“Now when Jesus saw a crowd around Him, He gave orders to depart to the other side of the sea. Then a scribe came and said to Him, ‘Teacher, I will follow You wherever You go.'” – Matthew 8:18-19
Seems like this scene is unrelated to the previous scene. Matthew is probably just trying to keep track of all of this and put it all together to show and prove that Jesus is the Messiah, the Promised One.
A common theme in Jesus’ early ministry is seeking to control the reaction of the people. Christ has not come to start a revolution, so when the people become overly excited, He seems to pull away (John 6:15). He also tells many people to keep aspects of His ministry quiet (Matthew 8:4), to varying degrees of success.
Whether it’s a continuation of the previous scene, or something new, Matthew tells of a moment in which Jesus recognizes the crowds around Him are growing large. He apparently wants to put some space between Himself and the crush of people. He orders His disciples to get in a boat and cross to the other side of the Sea of Galilee. Before they go, though, Jesus will talk with a couple of people who would like to continue to follow Him. In this verse it’s a scribe.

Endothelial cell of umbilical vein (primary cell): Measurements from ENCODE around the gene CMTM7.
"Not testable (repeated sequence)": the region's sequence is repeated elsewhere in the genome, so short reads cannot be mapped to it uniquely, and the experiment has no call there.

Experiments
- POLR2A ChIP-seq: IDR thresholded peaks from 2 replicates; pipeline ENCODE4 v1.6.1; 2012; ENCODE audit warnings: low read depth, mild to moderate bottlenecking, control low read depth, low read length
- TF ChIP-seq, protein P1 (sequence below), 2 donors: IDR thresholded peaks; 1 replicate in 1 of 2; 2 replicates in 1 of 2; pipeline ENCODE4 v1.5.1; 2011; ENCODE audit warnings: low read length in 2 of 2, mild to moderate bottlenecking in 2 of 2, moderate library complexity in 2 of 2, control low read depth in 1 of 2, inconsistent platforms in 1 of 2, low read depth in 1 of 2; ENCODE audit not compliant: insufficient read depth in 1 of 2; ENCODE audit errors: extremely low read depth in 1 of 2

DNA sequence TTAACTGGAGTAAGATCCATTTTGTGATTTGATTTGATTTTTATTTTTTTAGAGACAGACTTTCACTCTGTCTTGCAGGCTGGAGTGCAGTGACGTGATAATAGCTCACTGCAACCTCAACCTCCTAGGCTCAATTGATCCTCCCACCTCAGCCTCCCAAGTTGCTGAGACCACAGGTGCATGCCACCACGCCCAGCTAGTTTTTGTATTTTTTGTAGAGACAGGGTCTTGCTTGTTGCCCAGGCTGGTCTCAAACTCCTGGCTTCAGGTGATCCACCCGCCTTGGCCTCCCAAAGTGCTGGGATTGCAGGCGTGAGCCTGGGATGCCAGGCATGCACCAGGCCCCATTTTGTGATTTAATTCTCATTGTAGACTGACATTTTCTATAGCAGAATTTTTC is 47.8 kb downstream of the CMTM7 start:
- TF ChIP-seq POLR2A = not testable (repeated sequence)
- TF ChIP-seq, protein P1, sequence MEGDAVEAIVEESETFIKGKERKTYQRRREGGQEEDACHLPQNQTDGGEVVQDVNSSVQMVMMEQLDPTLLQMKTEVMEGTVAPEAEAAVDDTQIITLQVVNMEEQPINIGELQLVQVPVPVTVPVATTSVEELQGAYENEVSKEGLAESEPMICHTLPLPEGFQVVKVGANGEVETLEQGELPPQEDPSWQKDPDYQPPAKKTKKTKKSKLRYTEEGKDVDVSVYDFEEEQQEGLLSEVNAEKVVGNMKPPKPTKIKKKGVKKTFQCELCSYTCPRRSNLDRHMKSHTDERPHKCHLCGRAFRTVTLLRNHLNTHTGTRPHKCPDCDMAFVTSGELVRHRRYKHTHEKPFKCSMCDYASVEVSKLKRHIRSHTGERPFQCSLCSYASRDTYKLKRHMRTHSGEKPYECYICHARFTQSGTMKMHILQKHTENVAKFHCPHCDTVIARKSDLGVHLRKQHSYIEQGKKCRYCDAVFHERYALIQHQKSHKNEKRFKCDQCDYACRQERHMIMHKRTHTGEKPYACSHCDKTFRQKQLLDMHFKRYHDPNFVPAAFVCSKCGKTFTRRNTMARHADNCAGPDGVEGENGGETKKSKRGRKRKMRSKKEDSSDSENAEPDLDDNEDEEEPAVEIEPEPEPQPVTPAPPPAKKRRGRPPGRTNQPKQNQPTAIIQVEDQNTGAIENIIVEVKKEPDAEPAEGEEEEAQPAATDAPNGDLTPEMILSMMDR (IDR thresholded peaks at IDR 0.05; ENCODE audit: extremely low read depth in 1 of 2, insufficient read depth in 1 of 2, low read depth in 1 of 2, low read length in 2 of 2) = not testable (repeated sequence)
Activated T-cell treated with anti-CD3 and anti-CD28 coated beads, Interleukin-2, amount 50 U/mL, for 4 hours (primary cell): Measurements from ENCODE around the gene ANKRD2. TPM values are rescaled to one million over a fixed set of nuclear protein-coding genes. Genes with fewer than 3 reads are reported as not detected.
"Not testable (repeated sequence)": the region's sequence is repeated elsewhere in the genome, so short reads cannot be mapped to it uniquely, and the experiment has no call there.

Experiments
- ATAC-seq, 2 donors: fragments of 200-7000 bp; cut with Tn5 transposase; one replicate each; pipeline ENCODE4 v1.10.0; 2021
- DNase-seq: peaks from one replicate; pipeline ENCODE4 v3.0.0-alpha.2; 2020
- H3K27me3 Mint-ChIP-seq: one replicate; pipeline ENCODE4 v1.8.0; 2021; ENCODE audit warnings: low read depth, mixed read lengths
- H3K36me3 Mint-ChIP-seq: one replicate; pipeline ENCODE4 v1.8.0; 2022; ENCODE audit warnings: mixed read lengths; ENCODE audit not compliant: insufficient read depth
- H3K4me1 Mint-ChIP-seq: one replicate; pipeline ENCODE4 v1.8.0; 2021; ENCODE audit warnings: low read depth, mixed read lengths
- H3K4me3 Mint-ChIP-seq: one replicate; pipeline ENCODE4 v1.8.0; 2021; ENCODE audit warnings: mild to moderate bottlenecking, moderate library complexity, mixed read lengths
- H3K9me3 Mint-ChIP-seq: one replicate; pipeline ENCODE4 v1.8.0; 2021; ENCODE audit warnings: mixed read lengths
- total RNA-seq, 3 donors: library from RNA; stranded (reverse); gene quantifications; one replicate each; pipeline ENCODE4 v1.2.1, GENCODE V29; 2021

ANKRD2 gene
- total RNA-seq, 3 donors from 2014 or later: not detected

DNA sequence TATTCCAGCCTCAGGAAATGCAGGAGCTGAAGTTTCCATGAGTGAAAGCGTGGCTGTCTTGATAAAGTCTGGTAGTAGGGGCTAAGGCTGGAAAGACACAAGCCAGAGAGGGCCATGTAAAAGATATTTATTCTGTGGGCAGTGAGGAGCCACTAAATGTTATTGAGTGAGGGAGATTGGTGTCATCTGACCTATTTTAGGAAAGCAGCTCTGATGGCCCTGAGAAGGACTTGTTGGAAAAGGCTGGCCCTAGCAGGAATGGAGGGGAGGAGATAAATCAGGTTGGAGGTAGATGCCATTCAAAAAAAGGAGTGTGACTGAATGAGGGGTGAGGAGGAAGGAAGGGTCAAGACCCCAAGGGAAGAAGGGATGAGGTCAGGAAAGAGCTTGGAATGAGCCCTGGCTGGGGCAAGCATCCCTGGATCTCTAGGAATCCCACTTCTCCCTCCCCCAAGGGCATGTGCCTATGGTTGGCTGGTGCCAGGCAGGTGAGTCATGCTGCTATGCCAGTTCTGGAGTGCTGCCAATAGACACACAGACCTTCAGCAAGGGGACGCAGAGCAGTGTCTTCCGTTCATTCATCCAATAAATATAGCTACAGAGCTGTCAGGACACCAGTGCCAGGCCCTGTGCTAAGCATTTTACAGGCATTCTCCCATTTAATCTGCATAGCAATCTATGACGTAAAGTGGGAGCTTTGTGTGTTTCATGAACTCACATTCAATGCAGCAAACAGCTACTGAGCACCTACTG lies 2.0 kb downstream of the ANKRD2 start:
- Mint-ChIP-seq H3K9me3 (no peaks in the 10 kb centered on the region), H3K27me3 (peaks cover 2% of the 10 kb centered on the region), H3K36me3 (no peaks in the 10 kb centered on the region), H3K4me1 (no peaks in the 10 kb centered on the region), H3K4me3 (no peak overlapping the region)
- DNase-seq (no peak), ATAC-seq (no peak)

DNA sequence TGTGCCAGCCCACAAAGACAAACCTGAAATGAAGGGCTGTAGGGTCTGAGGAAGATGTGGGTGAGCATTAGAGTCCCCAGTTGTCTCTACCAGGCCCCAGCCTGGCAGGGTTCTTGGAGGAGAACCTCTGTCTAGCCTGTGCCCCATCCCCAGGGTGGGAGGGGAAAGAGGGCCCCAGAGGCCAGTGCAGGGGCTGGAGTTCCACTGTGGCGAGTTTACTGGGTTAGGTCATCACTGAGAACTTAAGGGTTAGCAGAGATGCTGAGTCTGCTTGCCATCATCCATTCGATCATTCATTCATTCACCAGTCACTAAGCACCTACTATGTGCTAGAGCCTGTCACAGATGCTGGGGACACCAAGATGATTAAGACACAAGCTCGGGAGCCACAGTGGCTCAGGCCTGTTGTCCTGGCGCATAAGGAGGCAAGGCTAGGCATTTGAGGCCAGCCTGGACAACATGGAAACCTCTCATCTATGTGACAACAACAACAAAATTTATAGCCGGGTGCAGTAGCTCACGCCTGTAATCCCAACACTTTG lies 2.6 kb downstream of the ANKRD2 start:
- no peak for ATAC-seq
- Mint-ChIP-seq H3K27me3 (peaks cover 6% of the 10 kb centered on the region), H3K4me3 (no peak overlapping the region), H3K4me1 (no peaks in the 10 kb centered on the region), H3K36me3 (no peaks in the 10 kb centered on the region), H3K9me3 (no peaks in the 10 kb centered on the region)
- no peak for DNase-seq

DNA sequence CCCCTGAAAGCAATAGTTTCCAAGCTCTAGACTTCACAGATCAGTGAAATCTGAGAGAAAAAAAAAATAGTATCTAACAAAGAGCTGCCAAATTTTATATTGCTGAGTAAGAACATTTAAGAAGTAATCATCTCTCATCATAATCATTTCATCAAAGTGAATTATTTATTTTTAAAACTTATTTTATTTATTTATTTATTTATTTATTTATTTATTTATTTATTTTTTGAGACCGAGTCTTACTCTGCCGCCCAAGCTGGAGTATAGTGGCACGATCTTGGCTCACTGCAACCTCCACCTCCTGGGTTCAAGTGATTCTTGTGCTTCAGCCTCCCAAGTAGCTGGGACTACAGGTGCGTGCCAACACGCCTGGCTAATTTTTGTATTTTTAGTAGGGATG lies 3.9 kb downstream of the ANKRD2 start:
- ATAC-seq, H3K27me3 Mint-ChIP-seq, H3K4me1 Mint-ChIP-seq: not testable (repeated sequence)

In that era, a “scribe” was an expert in handling written documents, often also a teacher of the law of Moses. These scholars were frequently given local authority to decide how the law should be followed. For better or worse, scribes are often associated with the Pharisees, a frequent target of Jesus’ teachings about hypocrisy (Matthew 5:20). It is interesting, then, that a scribe would refer to Jesus as “Teacher” and be so eager to follow Jesus as He traveled in His ministry.
Jesus, in tomorrow’s verse, does not offer an encouraging response. His remark suggests that this scribe is looking for something other than truth.
The scribe says, “I will follow you wherever you go.”
Incredibly dangerous and uncertain verse. Yet, isn’t that what a walk with Jesus is?